Missouri University of Science and Technology

Missouri University of Science and Technology
Missouri University of Science and Technology
University of Missouri seal
Motto Salus Populi
(Latin, The Welfare of the People)
Established 1870
Type Public
Space grant
Endowment US$ 101.2 million[1][2]
Chancellor Dr. John F. Carney III
Provost Dr. Warren Kent Wray
Academic staff 497 (398 full-time, 99 part-time) (Fall 2010) [2]
Admin. staff 851 (740 full-time, 111 part-time) (Fall 2010) [2]
Students 7,206[3] (78% male, 22% female) [4]
Undergraduates 5,504 (Fall 2010)
Postgraduates 1,702 (Fall 2010)
Location Rolla, Missouri, USA
Campus Rural, 284 acres (114.9 ha) [4]
Colors Dark Green, Gold, and Silver               [5][6]
Nickname Miners
Mascot Joe Miner
Website www.mst.edu
Missouri S&T logo

Missouri University of Science and Technology (commonly Missouri S&T and formerly known as the University of Missouri–Rolla and originally Missouri School of Mines and Metallurgy[7]) is an institution of higher learning located in Rolla, Missouri, United States, and part of the University of Missouri System. Most of its 7,206 students (Fall 2010 enrollment) study engineering, computing, mathematics and the sciences. Although known primarily as an engineering school, Missouri S&T has numerous majors in humanities, social sciences, arts, sciences and business.

The school is famous for its repeated success in national engineering design competitions and its century-long tradition of aggrandized celebrations surrounding Saint Patrick's Day.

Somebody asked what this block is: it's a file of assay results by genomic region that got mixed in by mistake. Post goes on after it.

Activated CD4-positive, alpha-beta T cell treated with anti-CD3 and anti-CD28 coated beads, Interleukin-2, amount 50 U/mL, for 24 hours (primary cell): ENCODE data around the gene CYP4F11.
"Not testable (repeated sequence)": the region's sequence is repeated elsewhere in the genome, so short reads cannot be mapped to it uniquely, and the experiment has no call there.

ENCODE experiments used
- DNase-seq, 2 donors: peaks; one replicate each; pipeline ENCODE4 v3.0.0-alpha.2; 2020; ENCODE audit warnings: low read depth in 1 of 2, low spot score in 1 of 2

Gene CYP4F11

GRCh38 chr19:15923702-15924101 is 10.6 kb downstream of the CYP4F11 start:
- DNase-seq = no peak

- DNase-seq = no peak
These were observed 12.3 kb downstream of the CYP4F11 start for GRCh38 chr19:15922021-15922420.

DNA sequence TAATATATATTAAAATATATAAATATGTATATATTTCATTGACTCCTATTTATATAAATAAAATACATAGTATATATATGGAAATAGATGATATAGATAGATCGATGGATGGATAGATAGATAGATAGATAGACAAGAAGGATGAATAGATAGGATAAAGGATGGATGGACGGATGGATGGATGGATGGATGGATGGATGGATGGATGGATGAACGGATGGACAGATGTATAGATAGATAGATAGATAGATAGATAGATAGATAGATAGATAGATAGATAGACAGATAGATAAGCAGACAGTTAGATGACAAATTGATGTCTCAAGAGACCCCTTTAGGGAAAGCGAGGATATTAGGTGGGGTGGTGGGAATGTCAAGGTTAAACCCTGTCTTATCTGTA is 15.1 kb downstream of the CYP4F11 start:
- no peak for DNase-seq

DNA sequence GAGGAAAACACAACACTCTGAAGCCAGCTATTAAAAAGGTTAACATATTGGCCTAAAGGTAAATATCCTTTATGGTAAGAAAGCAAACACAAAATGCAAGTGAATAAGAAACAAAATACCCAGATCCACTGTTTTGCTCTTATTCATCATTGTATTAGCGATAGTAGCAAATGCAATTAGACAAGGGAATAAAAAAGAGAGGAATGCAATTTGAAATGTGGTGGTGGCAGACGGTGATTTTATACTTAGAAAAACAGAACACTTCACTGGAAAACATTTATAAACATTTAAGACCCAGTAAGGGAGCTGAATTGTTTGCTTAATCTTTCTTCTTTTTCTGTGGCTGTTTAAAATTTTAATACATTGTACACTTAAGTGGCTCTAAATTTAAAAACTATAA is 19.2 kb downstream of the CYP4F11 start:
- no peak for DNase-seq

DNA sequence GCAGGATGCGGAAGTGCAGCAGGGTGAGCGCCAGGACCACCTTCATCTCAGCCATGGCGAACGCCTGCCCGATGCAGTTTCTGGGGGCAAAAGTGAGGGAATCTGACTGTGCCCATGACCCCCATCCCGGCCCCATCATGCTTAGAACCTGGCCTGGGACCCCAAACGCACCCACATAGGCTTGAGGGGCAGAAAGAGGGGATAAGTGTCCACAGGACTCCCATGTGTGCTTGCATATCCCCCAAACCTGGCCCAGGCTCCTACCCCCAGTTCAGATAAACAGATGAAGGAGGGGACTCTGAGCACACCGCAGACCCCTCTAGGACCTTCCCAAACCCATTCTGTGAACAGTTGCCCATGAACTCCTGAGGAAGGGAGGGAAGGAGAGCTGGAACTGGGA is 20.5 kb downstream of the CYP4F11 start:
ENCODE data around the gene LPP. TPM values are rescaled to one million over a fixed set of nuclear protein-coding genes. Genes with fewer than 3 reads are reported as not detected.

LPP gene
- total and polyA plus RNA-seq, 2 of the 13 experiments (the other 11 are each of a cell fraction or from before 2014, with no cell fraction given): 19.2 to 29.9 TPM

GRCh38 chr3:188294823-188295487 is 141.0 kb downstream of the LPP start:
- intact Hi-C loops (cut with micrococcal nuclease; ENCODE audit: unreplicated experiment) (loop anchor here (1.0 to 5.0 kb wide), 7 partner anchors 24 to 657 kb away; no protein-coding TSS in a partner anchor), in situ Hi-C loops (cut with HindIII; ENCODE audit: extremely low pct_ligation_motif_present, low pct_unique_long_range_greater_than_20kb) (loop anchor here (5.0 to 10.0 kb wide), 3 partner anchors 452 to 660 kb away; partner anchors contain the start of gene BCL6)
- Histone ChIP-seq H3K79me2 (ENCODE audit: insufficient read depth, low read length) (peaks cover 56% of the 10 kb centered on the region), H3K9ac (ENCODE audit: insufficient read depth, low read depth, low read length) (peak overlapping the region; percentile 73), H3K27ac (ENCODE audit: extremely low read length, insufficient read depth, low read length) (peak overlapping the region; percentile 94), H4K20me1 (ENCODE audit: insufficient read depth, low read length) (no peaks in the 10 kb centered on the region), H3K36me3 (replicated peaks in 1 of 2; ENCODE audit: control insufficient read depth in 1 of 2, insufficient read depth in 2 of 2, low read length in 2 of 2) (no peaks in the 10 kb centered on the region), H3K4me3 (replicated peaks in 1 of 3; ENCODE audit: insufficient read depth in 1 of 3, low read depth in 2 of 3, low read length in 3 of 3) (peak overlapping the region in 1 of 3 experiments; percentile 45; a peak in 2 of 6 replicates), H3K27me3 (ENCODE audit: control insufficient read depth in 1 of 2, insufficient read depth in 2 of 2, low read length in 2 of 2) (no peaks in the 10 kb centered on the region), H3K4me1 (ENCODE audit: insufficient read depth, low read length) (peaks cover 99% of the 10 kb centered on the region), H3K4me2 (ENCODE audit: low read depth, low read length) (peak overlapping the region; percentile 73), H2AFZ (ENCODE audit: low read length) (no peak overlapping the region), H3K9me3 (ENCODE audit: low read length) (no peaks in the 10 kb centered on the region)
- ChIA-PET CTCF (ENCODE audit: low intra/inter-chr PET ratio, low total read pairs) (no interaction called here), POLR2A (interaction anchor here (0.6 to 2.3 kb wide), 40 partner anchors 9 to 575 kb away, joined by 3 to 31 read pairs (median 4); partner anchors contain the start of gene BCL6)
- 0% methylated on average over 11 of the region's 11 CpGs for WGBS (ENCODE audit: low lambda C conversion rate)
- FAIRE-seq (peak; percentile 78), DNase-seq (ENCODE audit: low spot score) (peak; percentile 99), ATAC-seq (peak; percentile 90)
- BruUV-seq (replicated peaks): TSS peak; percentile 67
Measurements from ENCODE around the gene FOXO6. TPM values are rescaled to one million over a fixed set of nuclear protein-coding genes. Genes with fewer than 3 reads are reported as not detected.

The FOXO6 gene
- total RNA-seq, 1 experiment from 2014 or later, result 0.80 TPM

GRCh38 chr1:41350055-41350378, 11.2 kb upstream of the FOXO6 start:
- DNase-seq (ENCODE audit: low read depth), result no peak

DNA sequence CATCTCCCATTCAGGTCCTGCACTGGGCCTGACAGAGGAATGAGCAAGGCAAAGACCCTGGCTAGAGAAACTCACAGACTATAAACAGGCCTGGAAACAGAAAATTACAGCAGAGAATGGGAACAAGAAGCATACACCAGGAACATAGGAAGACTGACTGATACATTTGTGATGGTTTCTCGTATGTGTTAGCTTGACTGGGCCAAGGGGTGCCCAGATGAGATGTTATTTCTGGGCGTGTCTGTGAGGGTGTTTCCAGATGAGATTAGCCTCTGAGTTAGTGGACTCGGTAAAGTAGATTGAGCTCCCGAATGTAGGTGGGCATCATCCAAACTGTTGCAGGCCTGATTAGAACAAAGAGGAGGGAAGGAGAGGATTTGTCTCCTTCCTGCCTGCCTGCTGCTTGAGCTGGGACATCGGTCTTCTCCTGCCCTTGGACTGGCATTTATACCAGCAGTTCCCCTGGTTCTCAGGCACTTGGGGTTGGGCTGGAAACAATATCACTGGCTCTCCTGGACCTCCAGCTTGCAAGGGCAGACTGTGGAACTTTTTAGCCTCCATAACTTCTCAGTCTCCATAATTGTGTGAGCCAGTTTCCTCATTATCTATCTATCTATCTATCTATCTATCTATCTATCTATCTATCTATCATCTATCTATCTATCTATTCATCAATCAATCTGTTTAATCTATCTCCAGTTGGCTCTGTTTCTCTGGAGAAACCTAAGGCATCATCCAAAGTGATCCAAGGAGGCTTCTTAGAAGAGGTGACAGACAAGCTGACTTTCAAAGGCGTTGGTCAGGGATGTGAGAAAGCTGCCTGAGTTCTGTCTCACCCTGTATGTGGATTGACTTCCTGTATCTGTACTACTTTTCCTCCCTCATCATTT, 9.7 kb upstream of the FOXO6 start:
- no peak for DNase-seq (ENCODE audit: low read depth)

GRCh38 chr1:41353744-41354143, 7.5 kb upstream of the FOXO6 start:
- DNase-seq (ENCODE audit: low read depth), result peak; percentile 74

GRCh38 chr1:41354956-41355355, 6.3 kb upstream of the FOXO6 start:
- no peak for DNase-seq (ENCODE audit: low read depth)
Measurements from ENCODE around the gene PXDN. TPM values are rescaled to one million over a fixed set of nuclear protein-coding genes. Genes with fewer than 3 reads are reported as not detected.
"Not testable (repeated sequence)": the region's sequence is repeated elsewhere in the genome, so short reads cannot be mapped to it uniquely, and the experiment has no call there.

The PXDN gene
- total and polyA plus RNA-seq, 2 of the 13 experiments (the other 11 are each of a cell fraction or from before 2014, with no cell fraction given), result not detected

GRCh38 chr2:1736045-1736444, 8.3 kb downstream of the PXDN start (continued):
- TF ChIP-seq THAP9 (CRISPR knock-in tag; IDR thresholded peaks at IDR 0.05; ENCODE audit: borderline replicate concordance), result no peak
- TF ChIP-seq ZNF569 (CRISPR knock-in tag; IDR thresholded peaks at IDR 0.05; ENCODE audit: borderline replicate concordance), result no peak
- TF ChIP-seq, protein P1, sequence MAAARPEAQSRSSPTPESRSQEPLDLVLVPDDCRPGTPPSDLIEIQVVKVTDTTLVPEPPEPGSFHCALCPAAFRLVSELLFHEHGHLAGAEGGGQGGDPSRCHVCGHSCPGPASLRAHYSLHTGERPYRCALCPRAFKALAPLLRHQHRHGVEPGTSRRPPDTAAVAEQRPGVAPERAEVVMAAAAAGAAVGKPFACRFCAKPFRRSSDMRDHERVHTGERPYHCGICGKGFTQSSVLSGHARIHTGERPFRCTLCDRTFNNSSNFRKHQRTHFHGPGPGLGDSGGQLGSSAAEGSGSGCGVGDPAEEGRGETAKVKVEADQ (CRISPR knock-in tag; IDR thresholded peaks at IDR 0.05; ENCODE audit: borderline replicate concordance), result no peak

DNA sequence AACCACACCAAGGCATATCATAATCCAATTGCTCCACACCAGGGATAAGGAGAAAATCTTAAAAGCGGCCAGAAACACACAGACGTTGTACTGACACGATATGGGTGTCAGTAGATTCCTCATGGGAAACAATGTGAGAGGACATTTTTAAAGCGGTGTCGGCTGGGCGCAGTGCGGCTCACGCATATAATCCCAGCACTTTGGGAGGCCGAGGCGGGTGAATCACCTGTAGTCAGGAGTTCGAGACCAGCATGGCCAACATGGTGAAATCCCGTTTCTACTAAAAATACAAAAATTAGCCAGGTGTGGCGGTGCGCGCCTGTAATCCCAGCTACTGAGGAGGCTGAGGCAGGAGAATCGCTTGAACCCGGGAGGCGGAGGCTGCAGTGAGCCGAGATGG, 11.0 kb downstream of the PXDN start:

Norwood Hall, from the southwest

Missouri S&T was originally a University of Missouri offspring called the Missouri School of Mines and Metallurgy (MSM), founded in 1870 as the first technological learning institution west of the Mississippi River. Early in its beginnings, the School of Mines was focused primarily on mining and metallurgy, but by the 1920s, had expanded into civil, electrical, mechanical and chemical engineering as well as chemistry, physics, mathematics and geology. The school became home to Missouri's first operational nuclear reactor in 1961.

In 1964, the School of Mines, although always a part of the University of Missouri system, changed its name to University of Missouri at Rolla. The curriculum was expanded to include most of the science and engineering disciplines, as well as social sciences and liberal arts such as psychology and history. In 1968, the campus name was slightly altered to the University of Missouri–Rolla, thus conforming to the naming scheme of the other three campuses. Business and management programs were gradually added in the following years. On January 1, 2008 UMR became known as Missouri University of Science and Technology or Missouri S&T for short.[7]


Missouri S&T Stonehenge